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Dr. Tushar Krisha of Georgia Tech Abstract:  Compute systems are ubiquitous, with form factors ranging from smartphones at the edge to datacenters in the cloud. Chips in all these systems today comprise 10s to 100s of homogeneous/heterogeneous cores or processing elements. Ideally, any pair of these cores communicating with each other should have a dedicated link between them. But this design philosophy is not scalable beyond a few cores; instead chips use a shared interconnection network, with routers at crosses points to facilitate the multiplexing of links across message flows. These routers add multiple cycles of delay at every hop of the traversal. Conventional wisdom says that the latency of any multi-hop network traversal is directly proportional to the number of hops. This can profoundly limit scalability. In this talk, we challenge this conventional wisdom. We present a network-on-chip (NoC) design methodology called SMART* that enables messages to traverse multiple-hops, potentially all the way from the source to the destination, within a single-cycle, over a NoC with shared links. SMART leverages repeated wires in the datapath, which can traverse 10+ mm at a GHz frequency. We present a reconfiguration methodology to allow different message flows to reserve multiple links (with turns) within one cycle and traverse them in the next. An O (n)-wire SMART provides 5-8X latency reduction across traffic patterns, and approaches the performance of an “ideal” but impractical all-to-all connected O (n^2)-wire network. We also demonstrate two examples of micro-architectural optimizations enabled by SMART NoCs. The first is locality-oblivious cache organization architecture and the second is a recently demonstrated deep learning accelerator chip called Eyeriss. *Single-cycle Multi-hop Asynchronous Repeated Traversal Bio:  Tushar Krishna is an Assistant Professor in the School of Electrical and Computer Engineering at Georgia Tech, with an Adjunct appointment in the School of Computer Science. He received a Ph.D. in Electrical Engineering and Computer Science from the Massachusetts Institute of Technology in 2014. Prior to that he received a M.S.E in Electrical Engineering from Princeton University in 2009 and a B.Tech in Electrical Engineering from the Indian Institute of Technology (IIT) Delhi in 2007. Before joining Georgia Tech in 2015, Dr. Krishna spent a year as a post-doctoral researcher in the VSSAD Group at Intel, Massachusetts and a semester at the LEES IRG at the Singapore-MIT Alliance for Research and Technology. Dr. Krishna’s research spans the computing stack: from circuits/physical design to microarchitecture to system software. His key focus area is in architecting the interconnection networks and communication protocols for efficient data movement within computer systems, both on-chip and in the cloud.   Tele-seminar in 236C @ 4:10 p.m. Host: Dr. Sprintson FREE SNACKS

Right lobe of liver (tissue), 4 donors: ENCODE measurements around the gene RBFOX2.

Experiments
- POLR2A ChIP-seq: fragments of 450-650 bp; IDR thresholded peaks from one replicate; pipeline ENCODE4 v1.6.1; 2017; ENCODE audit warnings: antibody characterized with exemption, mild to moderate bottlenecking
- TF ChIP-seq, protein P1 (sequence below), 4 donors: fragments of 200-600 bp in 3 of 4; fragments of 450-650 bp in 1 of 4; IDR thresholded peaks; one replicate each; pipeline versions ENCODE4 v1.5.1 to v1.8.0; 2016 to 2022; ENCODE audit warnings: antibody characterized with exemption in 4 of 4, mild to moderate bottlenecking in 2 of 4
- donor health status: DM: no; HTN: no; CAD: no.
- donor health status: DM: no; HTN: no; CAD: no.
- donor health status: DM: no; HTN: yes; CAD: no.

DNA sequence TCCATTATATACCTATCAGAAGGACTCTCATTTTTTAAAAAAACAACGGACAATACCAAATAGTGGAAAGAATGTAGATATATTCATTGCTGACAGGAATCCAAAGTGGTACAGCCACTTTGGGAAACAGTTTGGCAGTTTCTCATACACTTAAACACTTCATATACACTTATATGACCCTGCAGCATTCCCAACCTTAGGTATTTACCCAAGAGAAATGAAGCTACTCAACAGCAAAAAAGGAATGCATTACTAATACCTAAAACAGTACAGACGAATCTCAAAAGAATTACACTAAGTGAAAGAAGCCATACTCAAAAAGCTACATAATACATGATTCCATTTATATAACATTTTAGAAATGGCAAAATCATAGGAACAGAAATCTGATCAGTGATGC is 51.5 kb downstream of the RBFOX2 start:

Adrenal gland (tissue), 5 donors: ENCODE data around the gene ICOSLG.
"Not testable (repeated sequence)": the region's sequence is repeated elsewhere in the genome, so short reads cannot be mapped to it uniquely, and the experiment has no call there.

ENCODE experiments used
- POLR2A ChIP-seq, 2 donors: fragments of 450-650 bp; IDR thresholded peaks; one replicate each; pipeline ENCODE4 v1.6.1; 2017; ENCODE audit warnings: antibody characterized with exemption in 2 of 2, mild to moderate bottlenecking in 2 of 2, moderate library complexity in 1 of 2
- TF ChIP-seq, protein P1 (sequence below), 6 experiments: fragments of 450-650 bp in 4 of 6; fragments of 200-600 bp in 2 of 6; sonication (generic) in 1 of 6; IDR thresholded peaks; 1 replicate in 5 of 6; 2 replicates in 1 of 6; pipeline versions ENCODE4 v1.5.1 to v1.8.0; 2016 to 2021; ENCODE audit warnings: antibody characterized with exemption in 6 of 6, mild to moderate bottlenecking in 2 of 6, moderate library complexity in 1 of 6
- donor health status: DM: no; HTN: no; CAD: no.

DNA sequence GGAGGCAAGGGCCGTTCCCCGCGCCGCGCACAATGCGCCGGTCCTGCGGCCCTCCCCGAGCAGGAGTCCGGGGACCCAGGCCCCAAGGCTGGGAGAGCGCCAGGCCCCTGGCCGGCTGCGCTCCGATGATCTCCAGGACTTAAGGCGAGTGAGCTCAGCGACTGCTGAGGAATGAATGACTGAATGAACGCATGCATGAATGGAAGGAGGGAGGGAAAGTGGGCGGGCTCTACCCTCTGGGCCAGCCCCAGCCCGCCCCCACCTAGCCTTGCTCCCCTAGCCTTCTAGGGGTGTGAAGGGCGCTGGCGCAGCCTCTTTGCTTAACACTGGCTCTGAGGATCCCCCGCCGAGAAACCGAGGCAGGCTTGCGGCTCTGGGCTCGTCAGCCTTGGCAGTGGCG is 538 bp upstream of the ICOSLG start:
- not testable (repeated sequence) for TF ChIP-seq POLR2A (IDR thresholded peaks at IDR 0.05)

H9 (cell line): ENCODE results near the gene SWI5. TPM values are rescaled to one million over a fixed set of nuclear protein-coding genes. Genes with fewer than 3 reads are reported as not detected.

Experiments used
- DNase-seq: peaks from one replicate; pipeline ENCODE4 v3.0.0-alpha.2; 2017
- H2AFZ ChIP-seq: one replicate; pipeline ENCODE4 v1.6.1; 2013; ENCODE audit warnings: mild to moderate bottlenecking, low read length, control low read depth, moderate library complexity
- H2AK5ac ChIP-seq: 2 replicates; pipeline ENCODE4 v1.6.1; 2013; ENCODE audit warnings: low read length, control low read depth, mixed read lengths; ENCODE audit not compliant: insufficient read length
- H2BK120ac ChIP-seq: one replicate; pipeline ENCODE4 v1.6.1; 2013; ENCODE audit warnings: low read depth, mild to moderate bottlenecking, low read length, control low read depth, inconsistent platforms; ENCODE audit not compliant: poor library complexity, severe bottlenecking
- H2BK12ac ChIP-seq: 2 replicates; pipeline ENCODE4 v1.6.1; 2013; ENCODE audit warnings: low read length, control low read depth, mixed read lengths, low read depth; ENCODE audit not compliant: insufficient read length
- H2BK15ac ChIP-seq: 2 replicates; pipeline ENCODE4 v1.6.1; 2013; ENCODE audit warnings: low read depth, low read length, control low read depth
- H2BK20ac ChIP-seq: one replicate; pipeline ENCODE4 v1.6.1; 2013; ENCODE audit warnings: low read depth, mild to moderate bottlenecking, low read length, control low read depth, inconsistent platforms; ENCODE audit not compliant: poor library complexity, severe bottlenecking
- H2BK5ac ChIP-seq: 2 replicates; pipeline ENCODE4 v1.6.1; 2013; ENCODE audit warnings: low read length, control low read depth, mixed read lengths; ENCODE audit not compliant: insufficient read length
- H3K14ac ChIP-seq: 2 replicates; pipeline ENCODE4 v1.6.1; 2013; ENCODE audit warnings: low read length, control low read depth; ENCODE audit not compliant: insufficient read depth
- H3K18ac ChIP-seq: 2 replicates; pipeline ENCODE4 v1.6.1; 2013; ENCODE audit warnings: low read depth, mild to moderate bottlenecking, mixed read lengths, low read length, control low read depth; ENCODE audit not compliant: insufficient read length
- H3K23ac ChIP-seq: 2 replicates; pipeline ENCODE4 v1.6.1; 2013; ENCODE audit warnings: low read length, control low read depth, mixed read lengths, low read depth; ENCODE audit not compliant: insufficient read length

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Free

CESG Eminent Scholar Series: “CPU and Server System Architecture Opportunities for AI Application Optimization”

April 21 @ 4:10 pm - 5:10 pm
WEB, Room 236-C,
Wisenbaker Engineering Building